We consider a charged particle moving in a static electromagnetic field described by the vector potential $vec{A}(vec{x})$ and the electrostatic potential $V(vec{x}).$ We study the conditions on the structure of the integrals of motion of the first and second order in momenta, in particular how they are influenced by the gauge invariance of the problem. Next, we concentrate on the three possibilities for integrability arising from the first order integrals corresponding to three nonequivalent subalgebras of the Euclidean algebra, namely $({P}_{1},{P}_{2}),$ $({L}_{3},{P}_{3})$ and $({L}_{1},{L}_{2},{L}_{3}).$ For these cases we look for additional independent integrals of first or second order in the momenta. These would make the system superintegrable (minimally or maximally). We study their quantum spectra and classical equations of motion. In some cases nonpolynomial integrals of motion occur and ensure maximal superintegrability.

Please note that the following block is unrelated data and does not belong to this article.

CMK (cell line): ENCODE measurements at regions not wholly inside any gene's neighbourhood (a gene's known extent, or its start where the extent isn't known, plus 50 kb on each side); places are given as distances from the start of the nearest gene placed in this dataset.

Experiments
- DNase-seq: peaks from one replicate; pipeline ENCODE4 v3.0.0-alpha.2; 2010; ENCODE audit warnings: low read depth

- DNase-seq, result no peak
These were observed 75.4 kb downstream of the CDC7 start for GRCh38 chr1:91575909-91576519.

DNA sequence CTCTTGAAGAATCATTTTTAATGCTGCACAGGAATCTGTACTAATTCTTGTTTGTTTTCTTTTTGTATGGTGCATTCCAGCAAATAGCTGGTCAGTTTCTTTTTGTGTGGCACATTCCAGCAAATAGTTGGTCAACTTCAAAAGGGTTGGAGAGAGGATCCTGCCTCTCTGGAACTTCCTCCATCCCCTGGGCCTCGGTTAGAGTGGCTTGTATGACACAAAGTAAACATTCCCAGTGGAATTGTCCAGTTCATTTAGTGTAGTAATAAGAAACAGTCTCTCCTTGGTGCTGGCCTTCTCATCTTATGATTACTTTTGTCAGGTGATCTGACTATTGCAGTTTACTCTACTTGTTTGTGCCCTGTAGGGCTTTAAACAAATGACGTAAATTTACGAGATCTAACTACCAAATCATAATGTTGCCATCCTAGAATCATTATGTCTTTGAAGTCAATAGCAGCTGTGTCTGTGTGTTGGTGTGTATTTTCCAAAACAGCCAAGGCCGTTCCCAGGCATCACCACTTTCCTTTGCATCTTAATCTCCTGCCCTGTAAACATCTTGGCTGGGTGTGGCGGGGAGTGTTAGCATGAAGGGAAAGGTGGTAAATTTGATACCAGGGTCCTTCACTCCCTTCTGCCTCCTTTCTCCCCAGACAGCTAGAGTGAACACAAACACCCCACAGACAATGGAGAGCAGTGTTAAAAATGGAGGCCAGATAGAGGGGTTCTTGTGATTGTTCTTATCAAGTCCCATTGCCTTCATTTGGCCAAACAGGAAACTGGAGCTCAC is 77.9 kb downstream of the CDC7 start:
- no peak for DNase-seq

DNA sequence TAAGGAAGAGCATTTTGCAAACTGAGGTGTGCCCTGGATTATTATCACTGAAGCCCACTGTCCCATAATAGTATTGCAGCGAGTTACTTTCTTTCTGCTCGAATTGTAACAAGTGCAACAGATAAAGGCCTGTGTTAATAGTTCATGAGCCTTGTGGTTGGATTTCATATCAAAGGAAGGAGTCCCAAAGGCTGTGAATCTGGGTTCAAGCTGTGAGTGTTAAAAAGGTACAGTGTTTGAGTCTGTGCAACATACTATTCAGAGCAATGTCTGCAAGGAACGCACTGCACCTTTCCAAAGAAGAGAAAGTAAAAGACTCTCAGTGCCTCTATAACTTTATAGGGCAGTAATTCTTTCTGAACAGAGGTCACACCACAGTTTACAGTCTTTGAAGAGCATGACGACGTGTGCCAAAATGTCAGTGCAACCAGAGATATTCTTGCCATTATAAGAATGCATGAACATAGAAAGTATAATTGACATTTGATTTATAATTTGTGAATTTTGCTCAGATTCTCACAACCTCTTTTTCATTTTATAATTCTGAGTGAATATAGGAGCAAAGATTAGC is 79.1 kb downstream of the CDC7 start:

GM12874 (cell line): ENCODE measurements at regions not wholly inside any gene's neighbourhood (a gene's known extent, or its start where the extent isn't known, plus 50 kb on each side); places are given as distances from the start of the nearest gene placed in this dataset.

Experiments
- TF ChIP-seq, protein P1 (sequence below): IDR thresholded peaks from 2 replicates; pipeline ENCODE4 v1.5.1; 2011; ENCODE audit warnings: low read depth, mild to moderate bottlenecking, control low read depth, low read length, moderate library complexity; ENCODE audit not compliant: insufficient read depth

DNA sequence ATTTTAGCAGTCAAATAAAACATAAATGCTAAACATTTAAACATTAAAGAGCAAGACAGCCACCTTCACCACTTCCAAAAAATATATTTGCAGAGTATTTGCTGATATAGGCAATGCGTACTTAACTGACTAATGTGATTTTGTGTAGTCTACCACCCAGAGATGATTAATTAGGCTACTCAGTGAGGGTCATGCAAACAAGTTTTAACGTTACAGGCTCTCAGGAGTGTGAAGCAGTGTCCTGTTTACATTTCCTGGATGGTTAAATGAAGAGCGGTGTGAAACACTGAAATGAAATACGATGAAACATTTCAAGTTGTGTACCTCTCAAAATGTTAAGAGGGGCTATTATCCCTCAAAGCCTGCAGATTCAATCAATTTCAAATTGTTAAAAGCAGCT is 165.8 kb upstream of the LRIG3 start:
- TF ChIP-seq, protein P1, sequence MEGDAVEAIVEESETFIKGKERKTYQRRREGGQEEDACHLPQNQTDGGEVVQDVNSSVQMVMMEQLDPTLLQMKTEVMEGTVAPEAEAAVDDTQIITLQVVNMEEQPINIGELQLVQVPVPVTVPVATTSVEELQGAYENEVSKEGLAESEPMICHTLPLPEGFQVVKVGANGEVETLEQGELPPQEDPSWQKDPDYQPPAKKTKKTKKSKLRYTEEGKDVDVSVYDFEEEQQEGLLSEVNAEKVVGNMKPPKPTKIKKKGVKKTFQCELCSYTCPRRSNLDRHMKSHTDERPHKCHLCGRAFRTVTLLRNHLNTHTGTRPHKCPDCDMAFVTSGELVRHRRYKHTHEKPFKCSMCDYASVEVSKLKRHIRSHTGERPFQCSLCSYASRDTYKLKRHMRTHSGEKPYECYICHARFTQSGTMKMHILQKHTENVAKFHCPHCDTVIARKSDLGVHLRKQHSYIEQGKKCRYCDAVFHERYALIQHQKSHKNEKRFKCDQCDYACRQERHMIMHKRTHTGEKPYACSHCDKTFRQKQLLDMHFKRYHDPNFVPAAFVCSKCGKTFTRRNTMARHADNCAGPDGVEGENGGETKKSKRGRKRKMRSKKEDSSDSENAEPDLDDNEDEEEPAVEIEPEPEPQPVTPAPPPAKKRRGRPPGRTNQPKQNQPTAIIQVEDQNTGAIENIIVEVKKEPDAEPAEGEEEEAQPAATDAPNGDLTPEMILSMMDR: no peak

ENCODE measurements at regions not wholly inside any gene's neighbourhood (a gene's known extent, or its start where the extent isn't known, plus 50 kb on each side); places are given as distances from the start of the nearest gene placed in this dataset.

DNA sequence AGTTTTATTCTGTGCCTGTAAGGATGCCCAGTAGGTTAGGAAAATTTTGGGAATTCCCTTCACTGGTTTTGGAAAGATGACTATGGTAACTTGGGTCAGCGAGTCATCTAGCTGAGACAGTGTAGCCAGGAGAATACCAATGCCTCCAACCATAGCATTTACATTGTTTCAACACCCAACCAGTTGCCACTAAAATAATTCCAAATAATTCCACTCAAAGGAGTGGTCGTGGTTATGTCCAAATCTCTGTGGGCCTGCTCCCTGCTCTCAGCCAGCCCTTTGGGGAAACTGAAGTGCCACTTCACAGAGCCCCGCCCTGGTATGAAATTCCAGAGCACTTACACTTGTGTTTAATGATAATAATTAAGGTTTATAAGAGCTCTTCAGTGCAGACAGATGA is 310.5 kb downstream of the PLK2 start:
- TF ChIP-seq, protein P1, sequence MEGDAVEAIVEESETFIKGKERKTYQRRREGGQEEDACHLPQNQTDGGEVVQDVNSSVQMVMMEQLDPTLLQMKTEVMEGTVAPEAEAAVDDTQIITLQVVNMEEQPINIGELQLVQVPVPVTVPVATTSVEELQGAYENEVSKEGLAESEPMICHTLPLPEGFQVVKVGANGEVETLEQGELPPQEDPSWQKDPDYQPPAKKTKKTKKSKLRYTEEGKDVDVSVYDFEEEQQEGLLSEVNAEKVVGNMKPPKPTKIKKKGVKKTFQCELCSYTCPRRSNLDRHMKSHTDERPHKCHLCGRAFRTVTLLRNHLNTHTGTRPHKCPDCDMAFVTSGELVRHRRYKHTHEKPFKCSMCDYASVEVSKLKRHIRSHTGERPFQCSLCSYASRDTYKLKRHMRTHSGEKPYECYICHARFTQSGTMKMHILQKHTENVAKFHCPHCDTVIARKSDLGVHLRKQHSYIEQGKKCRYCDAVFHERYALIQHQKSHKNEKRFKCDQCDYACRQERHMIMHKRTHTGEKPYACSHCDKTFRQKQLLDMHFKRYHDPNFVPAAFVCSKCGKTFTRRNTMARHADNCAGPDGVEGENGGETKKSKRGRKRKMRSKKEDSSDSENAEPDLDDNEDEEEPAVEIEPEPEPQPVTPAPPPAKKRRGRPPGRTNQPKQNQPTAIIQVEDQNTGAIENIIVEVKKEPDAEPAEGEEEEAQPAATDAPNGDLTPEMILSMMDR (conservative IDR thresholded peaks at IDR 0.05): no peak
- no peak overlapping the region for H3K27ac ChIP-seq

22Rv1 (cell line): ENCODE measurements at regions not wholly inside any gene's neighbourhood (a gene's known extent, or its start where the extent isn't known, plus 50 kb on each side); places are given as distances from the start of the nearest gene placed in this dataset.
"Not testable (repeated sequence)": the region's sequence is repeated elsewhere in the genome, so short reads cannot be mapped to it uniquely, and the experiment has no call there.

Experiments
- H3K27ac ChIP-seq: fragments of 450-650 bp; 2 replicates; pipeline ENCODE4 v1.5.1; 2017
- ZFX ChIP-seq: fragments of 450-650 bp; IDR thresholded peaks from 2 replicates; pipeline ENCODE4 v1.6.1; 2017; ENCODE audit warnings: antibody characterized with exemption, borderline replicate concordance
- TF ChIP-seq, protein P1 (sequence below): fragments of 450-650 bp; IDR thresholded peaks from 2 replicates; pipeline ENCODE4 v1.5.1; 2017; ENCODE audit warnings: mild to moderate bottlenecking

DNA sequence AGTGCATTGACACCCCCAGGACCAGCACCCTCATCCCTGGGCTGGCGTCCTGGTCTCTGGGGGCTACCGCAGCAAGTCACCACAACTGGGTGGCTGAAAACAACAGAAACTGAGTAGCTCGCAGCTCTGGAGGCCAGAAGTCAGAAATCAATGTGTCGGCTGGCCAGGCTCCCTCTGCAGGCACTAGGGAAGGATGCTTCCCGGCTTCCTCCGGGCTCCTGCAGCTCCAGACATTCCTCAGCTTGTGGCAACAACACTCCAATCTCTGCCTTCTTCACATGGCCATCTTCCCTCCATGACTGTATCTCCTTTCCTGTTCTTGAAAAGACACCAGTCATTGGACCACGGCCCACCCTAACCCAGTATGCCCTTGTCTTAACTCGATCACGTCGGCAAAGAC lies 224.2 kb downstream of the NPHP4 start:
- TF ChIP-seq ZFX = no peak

Last edited by on Fri, 01/29/2016 - 16:07

Interactions of forward-and backward-time isochrons

02/15/2016 - 15:00
02/15/2016 - 16:00
Speaker: 
Peter Langford (McGill University)
Location: 
McGill University, 805 Sherbrooke St. West, Burnside Hall, BURN 920, 9TH FLOOR
Abstract: 

In the 1970s Winfree introduced the concept of an isochron as the set of all points in the basin of an attracting periodic orbit that converge to the periodic orbit in forward time with the same asymptotic phase. It has been observed that in slow-fast systems, such as the FitzHugh-Nagumo model, the isochrons of such systems can have complicated geometric features; in particular, regions with high curvature that are related to sensitivity in the system. In order to understand where these features come from, we introduce backward-time isochrons that exist in the basin of a repelling periodic orbit, and we consider their interactions with the forward-time isochrons. We show that a cubic tangency between the two sets of isochrons is responsible for creating high curvature features. This study makes use of a boundary value problem formulation to compute isochrons accurately as parametrised curves.

Last edited by on Fri, 01/29/2016 - 16:04

Harry Potter's Cloak via Transformation Optics